Climate change has not only caused the rapid melting of the world's largest ice shelves and the endangerment of animal species, but it also has a huge impact on food.

A new study conducted by researchers from the University of Exeter revealed that climate change favors the growth of a fungus that causes a fungal disease known as black sigatoka among bananas.

The findings of the study, which have been issued in the journal Philosophical Transactions of the Royal Society B, point to a growing need to lessen the carbon footprint as climate change has a negative effect on the food supply.

The Spread Of Banana Disease Black Sigatoka Is Due To Climate Change

First reported in Honduras in 1972, black sigatoka is a fungal disease that ravages bananas.

Black sigatoka is caused by a fungus called Pseudocercospora fijiensis whose lifecycle is determined by weather and climate. The Pseudocercospora fijiensis spreads through aerial spores, and it infects banana leaves by causing streaked lesions and cell death.

Now, years later, the new study revealed that black sigatoka has invaded banana plantations in Latin America, the Caribbean, and the state of Florida.

Researchers from the University of Exeter combined data on black sigatoka infections with detailed climate information collected in over 60 years.

The research team discovered that changes in moisture and temperature triggered by climate change have increased the risk of black sigatoka by more than 44 percent in the abovementioned areas.

Dr. Daniel Bebber, one of the researchers of the study, explained that climate change has made temperatures favorable for better spore germination and growth of the fungus that causes black sigatoka.

Climate change has also made canopies wetter, which boosts the risk of black sigatoka infection in banana-growing areas of Latin America.

In 1998, black sigatoka spread throughout Brazil, and in the late 2000s, it spread to the Caribbean islands of St. Lucia, St. Vincent, Martinique, and the Grenadines. The disease is now found as far north as Florida.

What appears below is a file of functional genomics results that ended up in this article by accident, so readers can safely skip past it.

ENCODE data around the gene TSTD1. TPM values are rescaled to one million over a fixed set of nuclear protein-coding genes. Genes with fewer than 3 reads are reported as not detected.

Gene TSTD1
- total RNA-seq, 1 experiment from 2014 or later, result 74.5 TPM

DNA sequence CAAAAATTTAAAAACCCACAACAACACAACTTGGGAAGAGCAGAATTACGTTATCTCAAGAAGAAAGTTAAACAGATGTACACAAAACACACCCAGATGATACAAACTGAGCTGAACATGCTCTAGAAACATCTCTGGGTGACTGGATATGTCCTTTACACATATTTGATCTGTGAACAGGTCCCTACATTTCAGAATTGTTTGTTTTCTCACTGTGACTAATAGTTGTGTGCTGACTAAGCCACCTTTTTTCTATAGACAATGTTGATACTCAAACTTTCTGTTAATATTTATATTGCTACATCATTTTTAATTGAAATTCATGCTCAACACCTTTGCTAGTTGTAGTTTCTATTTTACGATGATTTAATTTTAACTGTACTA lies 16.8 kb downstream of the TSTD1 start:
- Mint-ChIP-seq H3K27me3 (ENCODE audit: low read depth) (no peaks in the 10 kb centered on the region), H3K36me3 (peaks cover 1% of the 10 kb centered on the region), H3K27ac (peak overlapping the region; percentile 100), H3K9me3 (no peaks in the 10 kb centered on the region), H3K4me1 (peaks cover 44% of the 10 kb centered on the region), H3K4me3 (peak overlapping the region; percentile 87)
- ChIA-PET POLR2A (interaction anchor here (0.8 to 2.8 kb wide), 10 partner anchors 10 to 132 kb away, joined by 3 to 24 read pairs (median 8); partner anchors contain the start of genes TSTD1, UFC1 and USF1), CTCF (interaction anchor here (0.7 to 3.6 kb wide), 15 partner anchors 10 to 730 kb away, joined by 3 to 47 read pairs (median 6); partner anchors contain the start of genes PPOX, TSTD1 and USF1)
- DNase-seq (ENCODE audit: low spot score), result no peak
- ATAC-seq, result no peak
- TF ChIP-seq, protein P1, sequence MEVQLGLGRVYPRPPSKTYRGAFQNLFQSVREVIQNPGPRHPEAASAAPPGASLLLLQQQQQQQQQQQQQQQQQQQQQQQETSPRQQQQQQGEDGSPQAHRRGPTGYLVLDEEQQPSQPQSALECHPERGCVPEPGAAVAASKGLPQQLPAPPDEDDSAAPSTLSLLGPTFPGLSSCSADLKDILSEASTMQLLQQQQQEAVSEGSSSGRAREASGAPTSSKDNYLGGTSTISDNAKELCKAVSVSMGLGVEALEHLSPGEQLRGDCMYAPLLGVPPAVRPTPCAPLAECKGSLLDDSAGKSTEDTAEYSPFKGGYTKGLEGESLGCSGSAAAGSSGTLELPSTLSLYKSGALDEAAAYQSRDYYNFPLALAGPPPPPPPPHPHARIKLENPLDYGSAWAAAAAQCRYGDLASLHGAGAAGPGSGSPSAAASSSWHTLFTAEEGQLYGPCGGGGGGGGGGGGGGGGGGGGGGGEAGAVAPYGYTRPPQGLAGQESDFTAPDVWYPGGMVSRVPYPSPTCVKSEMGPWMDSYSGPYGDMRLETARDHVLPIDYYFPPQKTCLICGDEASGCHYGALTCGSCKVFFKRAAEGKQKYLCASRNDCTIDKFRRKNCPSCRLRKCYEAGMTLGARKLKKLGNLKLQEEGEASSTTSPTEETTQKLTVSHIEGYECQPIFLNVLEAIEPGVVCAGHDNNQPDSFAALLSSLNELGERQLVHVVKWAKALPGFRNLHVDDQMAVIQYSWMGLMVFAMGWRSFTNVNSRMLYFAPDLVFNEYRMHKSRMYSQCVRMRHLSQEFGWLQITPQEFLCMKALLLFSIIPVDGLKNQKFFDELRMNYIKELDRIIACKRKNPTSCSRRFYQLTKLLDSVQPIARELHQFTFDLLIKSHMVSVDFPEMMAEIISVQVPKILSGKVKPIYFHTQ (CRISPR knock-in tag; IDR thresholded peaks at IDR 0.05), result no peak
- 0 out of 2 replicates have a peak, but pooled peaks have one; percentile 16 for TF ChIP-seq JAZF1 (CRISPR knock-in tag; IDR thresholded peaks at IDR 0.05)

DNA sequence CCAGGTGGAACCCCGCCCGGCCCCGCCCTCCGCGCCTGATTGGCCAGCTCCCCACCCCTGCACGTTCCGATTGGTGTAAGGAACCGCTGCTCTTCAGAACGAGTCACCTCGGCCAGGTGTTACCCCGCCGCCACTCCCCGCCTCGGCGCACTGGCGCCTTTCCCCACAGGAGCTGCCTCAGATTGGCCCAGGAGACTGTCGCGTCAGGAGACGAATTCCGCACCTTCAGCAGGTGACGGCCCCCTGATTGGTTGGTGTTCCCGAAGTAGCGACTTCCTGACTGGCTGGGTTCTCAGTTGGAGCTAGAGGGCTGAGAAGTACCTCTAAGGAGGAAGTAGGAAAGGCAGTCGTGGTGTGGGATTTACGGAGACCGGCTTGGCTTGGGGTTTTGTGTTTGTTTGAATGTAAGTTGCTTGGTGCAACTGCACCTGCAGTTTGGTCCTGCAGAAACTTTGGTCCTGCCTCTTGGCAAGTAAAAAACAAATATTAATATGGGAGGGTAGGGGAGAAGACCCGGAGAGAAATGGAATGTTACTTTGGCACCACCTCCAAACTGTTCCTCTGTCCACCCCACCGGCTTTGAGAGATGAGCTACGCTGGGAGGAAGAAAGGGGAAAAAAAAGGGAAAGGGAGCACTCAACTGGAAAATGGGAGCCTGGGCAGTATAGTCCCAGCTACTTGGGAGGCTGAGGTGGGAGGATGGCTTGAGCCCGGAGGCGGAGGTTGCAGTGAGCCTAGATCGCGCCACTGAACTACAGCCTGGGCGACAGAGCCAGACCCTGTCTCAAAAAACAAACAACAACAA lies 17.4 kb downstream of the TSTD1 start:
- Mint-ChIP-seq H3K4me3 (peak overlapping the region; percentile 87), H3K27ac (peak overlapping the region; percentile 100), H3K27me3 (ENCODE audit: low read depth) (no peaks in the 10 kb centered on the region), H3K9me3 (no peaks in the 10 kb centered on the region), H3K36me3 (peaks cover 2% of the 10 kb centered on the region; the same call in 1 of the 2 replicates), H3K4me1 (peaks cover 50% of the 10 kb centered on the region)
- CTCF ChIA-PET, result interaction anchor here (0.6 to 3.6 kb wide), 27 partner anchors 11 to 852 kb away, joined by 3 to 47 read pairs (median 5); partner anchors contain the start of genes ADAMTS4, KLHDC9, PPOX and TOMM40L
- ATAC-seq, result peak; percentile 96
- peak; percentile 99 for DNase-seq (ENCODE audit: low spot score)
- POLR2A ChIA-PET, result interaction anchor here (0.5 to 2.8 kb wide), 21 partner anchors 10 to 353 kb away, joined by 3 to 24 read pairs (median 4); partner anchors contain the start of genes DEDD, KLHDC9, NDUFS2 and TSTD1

On the other hand, despite the heightened risk of black sigatoka in Latin America, Bebber said drier conditions in Mexico and Central America have actually reduced the risk of infection.

How Banana Disease Black Sigatoka Impacts Food Supply

Bananas are not only delicious, but they're also really healthy. Because bananas are high in potassium, scientists found that these staple fruits can protect the arteries against calcification or hardening. A study showed that mice that were given food with low-potassium had higher risk for vascular calcification than mice that ate food with normal potassium levels.

There's a reason to be alarmed over the spread of black sigatoka: plants that are infected with disease often produce up to 80 percent less fruit. This means that banana plants infected with black sigatoka could yield smaller banana crops with potentially more expensive prices.

What's more, when bananas are ravaged with disease, it causes enormous problems for growers. It can force growers to switch to different types of bananas that are more resistant to disease but has lesser yields.

Additionally, the spread of black sigatoka among bananas is not the first disease that has threatened to wipe out these plants. In 2018, a study revealed that a deadly tropical disease called Panama disease has swept across crops all over Africa, Asia, Australia, Central America, and the Middle East.

"We are hopeful that the work being done by scientists around the world to find a cure for the disease threatening the Cavendish banana will be successful," Steve Porter, head gardener at Chatsworth, said.

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